Date Archives March 2012

The Next Big Thing: Annals of Invention

Some of the coolest, pithy, witty and sarcasm-laden 140-character thoughts I’ve ever had never made it to my timeline. Such thoughts usually come amid conversations with people or in the middle of a task I cannot walk away from. So what happens is that I keep making mental notes along the way, telling my mind i’d tweet that 140 characters of comic wisdom as soon as I get on the web. They almost never make it that far because when i do get on the web, either the point of the thought/tweet would have been lost on me because of the time elapsed or I forget altogether due to other 140-character thoughts working their way from my mind to my fingers and onto the web in real time. They were obviously too cool for Facebook, anyway.

As pervasive and ubiquitous as social media has proven to be, there’s still a time lag between real time events and the when they get on the web. Don’t get me wrong, i’m not oblivious of how quick news gets on the web in our day and how live events can be followed on the web as they happen. But lets say a reporter was covering a war troubled region and he/she sees or uncovers vital info as they unfold and, God forbid, got killed before they could log it in or tweet it. Or if a guy like Einstein or some other brainiac icon on his deathbed, without the ability to write, happens upon a profound theory in their mind, still, what are the implications of us not knowing those thoughts? I could whip up other scenarios where it’d be critical to have a seamless transition between when our thoughts are hatched and when they get published, but i’d let you think some up yourselves.

I know what some of you’re thinking: ‘there’s a reason we have diaries for documentation.’ Documentation on a private pad for later reference of a time critical info that needs to get out there immediately defeats the purpose already. For this kind of data, diaries, recorders and the likes would prove futile. Only a Thought Transmitter(sic) would suffice. No, i’m not talking about mind reading, where the subject is largely oblivious of the act due to hypnosis. In thought transmission, the subject is aware and in full control of the process. Enter the realm spooky science where a person could will their thoughts or any mental data onto an external device probably far away from proximity instantaneously. A new superstar innovation is begging to be launched. By the time our kids are college freshmen, or their kids are in Juniour High, this would probably have been taken care of(wait, you don’t think they’d still be buzzing on about BBM, Facebook and Twitter and Life on Mars then, do you? That’d be sad).
Crazy, unrealistic idea? Touché.

After Faraday discovered electricity, it took a stiff competition between Thomas Edison and Nikolai Tesla to take the remarkable experimental discovery from the confines of the laboratory to the streets of America in the early 1900s. They marketed and made it real, tangible and useful to the non-nerdy folks of earthville. And the world was never the same again since. Electricity is by far the single most important discovery ever hatched by a human mind. It’s the bedrock on which many other outstanding innovations stand. Airplanes, industrial machines and home appliances, computers and the big one of our generation: the internet, are all standing on that single invention. And each of these other innovations were the ‘Big thing’ of their era and their founders were immortalized.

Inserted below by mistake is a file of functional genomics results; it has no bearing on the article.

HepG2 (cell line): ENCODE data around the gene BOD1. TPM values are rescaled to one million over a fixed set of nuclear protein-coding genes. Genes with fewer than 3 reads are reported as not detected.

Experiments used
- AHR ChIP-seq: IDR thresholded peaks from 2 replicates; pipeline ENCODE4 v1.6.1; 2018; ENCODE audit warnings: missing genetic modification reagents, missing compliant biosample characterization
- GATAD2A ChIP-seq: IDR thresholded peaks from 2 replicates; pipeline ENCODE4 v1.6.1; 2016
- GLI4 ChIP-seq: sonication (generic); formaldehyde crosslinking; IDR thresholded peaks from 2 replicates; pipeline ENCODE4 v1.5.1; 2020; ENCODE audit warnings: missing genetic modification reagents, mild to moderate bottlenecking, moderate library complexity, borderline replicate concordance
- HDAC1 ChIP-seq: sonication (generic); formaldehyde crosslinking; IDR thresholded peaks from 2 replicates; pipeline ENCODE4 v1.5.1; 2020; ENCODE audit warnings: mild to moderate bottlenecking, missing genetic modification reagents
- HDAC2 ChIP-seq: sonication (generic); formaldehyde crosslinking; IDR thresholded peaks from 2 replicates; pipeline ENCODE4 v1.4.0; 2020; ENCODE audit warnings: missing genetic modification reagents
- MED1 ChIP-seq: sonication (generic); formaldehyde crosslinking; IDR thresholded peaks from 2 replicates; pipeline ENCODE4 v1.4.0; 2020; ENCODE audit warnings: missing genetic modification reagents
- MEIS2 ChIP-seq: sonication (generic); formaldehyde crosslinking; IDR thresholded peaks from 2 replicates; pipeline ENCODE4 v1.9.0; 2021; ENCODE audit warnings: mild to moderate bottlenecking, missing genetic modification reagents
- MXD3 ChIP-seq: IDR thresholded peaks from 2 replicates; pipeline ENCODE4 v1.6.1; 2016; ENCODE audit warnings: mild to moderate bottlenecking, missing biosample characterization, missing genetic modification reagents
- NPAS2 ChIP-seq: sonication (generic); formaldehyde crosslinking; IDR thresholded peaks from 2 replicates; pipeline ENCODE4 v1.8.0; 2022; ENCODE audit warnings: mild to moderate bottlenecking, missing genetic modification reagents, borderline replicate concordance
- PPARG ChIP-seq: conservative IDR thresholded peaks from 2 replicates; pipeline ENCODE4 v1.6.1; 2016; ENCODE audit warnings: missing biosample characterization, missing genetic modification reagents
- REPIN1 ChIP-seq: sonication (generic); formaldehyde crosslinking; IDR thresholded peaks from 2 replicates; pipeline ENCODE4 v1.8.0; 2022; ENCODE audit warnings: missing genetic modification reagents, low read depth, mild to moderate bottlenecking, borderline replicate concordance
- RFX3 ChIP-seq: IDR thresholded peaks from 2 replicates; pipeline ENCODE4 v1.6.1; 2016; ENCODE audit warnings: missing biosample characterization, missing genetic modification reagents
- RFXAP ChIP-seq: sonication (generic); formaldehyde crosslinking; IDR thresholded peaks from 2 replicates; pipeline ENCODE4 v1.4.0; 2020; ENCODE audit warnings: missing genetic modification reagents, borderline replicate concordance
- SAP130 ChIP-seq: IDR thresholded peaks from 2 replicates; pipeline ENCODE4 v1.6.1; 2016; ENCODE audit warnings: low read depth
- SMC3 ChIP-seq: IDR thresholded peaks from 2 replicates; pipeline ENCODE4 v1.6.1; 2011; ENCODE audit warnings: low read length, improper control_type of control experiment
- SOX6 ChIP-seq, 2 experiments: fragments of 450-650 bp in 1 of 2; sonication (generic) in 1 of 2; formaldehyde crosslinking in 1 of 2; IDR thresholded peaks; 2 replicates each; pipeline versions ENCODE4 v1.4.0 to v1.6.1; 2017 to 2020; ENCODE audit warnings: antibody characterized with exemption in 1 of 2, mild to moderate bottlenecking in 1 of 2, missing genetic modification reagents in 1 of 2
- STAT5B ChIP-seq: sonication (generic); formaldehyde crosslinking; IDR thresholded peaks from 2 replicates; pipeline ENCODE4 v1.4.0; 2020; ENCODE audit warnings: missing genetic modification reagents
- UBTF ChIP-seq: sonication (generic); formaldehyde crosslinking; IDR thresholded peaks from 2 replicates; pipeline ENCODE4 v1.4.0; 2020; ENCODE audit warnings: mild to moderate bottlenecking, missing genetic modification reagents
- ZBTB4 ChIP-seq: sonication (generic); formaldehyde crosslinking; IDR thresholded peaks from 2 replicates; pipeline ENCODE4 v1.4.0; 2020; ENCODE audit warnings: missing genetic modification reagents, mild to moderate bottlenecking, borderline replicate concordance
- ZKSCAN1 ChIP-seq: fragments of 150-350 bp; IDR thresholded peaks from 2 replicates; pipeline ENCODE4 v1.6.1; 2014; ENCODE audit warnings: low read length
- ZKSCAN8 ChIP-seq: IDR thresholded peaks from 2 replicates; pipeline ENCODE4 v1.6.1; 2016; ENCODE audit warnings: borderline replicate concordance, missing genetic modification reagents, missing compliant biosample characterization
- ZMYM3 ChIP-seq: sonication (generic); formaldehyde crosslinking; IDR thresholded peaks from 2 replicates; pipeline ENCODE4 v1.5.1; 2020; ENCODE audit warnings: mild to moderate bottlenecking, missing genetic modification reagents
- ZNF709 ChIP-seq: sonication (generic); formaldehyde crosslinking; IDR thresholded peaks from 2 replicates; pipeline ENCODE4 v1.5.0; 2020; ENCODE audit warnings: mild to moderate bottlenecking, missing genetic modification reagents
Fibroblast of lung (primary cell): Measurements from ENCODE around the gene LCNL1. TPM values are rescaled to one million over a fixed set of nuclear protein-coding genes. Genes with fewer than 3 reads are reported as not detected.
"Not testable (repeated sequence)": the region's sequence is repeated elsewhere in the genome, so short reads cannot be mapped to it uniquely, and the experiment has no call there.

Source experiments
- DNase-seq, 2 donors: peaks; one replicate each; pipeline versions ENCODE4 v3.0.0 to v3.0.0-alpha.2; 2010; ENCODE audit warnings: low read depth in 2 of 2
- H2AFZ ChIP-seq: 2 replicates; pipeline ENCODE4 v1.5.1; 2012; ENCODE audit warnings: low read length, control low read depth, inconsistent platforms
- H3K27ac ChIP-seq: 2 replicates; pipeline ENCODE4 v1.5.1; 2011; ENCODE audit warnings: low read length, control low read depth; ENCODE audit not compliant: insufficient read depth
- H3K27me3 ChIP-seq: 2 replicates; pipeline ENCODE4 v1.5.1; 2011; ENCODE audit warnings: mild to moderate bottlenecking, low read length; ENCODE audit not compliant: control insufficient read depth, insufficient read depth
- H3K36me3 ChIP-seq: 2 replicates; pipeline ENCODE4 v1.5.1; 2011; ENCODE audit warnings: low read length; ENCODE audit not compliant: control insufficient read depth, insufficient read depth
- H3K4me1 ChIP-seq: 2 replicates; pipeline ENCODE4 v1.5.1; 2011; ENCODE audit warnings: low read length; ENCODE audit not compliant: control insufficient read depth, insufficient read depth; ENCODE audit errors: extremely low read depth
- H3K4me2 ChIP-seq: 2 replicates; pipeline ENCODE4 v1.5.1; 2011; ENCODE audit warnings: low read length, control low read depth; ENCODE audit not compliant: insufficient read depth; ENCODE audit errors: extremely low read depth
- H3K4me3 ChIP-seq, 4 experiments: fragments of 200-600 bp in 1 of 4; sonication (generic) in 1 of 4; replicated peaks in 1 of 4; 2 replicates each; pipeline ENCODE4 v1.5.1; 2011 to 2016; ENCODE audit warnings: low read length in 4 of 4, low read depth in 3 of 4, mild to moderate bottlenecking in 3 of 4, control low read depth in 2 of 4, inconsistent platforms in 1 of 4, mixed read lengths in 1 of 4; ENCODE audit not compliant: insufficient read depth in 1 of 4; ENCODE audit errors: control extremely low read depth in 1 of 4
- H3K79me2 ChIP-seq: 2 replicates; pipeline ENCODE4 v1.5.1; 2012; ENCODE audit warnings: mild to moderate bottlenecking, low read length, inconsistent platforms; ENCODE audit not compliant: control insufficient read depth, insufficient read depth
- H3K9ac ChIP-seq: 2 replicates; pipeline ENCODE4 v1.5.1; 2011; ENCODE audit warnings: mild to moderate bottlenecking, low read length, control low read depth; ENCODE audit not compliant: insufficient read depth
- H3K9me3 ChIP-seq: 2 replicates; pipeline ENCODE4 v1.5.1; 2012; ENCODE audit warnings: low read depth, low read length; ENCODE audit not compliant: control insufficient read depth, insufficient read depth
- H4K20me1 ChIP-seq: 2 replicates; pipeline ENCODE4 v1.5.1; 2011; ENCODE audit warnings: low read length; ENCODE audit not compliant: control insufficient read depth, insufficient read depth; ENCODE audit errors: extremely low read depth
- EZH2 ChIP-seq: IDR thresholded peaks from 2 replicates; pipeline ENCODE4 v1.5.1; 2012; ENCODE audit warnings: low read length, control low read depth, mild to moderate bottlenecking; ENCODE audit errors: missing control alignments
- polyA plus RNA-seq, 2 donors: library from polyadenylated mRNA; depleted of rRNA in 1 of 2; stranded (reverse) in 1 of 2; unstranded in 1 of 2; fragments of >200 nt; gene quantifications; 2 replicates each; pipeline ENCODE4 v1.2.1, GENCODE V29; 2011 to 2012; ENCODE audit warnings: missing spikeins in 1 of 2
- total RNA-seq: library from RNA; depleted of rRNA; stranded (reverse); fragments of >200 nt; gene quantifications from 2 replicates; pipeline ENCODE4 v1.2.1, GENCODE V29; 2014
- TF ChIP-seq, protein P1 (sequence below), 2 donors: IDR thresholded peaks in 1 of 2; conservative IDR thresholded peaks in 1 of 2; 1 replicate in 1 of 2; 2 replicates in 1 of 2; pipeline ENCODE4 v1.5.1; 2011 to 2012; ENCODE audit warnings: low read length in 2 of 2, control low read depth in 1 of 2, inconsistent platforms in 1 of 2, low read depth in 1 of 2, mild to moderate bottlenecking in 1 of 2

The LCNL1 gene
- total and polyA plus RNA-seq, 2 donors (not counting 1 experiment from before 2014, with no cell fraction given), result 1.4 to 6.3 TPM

The web/social media is the big thing of our day. It’s a profound scientific innovation which aids communication across multiple layers at an alarming speed across the globe. It’s as much about speed of access as it is about ease of access. As the comm devices we build get faster and faster, yet with each upgrade(see Moore’s Law), the only limitation we’ll encounter, with time, is the pace at which we load these devices with info. Our minds aren’t getting an upgrade, and that’ll ensure the time lag between generating a time-critical thought/info and when it gets published/sent to an appropriate location via social media is sustained.

If the earth remains for much longer (and we have people crazy-smart enough as Stephen Hawking, who, sadly, won’t be around for much longer), this ability to transmit thoughts in real time could become a reality. Of course, like all inventions, it’s downside would probably outweigh the upside. People could then transmit any thought ranging from the genuine and useful to the dumb, irritating and useless. It’s only reasonable that people’d be able to subscribe to and block channels at will.

I keep hoping this happens in my lifetime, though. It’ll sure cure my fingers’ insubordination as they, having a mind of their own, keep typing what they will with partial disregard for some of the thoughts streaming from my mind in real time. That’s why this post is how it is. Blame it on the hands.